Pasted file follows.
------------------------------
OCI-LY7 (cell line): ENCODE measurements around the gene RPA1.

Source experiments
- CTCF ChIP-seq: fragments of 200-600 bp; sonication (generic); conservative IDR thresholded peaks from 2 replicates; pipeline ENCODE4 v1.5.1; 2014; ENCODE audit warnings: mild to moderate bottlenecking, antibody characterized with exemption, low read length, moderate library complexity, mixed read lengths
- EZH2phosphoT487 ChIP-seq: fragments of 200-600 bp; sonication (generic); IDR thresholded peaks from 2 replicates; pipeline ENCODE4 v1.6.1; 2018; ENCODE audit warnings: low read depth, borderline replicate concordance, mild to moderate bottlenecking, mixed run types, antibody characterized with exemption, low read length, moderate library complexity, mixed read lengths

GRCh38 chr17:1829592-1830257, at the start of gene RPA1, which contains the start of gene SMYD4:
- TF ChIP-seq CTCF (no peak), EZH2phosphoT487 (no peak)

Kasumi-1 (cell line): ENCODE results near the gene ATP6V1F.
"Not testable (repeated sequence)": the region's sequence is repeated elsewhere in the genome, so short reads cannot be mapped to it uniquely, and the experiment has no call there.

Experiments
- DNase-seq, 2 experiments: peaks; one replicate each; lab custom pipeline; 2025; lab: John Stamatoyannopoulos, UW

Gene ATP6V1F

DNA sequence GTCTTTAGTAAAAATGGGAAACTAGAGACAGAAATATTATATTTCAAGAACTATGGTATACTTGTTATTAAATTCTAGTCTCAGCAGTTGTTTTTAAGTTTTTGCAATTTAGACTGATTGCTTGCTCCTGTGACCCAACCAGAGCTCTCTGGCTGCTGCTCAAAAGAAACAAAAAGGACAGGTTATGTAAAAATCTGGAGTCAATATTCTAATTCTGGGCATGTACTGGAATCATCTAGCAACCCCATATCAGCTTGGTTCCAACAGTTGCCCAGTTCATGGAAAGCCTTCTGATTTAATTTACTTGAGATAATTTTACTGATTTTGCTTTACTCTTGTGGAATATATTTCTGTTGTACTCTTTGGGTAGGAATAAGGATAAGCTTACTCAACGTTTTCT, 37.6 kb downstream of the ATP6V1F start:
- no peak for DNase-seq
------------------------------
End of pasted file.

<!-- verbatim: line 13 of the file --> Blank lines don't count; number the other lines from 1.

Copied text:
- no peak for DNase-seq